The explosive wave of slot car racing's popularity began in the late 1950s to early 1960s. By the mid-1960s, there were more than 3,000 public race tracks in the U.S. Manufacturers Revell, Aurora, Tyco, Carrera, and Scalextric, were together selling $500 million ($4,9 Billion in 2024) worth of cars and equipment a year.
As the fad peaked and waned, slot car businesses could not profit, charging teenagers small amounts of money to use their large tracks. By the early 1970s, slot car centers dwindled to fewer than 200 tracks and were still in business by 1975, and gradually, most of those closed, too.
The Tom Thumb Hobbies & Crafts store co-owners Cheryl Anderson and Arthur Harris, at 1026 Davis Street in Evanston, Illinois, moved to Niles in 2014.
Tom Thumb had six 1/32 scale slot car tracks and one complicated HO scale track simultaneously. They sold, repaired, and carried slot car paraphernalia, too. It was the largest slot car venue in the Chicagoland.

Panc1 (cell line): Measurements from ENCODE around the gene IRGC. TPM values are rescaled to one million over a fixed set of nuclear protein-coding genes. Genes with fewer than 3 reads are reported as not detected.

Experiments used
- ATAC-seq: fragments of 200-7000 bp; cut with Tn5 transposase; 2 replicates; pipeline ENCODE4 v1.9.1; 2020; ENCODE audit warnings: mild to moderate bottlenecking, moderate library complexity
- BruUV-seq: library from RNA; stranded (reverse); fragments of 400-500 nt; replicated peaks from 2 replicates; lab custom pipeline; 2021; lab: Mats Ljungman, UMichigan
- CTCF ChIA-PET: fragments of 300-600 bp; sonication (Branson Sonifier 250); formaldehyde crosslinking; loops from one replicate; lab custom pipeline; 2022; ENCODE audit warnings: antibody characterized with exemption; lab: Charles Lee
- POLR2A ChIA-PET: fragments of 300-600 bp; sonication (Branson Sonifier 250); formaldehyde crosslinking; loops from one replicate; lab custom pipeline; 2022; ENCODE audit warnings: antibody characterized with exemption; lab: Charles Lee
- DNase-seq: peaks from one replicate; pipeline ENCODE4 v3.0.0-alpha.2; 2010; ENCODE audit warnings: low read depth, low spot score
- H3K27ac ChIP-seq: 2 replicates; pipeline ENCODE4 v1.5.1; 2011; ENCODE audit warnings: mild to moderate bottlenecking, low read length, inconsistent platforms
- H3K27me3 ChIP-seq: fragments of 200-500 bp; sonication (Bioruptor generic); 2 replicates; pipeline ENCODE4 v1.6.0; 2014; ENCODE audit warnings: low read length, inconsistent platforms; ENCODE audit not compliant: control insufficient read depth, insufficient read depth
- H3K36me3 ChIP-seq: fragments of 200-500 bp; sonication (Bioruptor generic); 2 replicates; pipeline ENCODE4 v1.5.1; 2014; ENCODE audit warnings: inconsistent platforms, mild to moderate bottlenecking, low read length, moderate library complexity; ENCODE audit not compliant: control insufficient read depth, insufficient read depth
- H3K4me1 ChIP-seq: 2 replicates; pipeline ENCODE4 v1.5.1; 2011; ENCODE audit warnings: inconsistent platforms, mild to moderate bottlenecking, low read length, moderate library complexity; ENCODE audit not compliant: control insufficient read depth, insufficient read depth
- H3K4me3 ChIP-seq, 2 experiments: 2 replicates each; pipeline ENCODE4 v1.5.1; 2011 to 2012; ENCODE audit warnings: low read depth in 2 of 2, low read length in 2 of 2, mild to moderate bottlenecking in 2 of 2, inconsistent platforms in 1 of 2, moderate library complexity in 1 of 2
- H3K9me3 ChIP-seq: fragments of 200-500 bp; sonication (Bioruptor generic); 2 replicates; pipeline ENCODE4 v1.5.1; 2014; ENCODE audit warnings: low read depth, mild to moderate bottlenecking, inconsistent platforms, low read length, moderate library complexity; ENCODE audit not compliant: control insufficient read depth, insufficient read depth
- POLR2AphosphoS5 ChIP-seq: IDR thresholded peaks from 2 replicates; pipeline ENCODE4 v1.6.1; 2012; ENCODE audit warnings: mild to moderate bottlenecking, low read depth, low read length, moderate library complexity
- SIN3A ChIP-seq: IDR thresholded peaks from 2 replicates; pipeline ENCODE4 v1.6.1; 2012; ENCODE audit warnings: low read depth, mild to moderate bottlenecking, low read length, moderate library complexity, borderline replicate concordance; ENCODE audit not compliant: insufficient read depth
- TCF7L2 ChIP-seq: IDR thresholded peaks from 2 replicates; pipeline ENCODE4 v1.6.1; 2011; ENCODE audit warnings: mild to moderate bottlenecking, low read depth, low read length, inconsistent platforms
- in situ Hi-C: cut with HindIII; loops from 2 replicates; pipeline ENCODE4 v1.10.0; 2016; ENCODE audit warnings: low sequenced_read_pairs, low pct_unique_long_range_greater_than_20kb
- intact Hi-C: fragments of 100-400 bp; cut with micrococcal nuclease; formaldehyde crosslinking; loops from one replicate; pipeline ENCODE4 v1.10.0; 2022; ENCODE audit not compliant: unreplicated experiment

I spent many Saturdays and Sundays at Tom Thumb, racing slot cars in the late 1960s and early 1970s.
Some parents would crawl under the tracks to position themselves inside the open area and help place cars back on the track when kids took the curves too fast. It was a great time. I had two cars and a great controller. I had a product like "stick'em," which was applied to the tires, that helped the car hold the turns.
In the 1990s, JK Raceway in Greenbrook Plaza, on Lake Street, Hanover Park, Illinois, had three 1/32 scale slot car tracks and one drag strip track. At least one of the tracks was from Tom Thumb in Evanston.
Compiled by Dr. Neil Gale, Ph.D.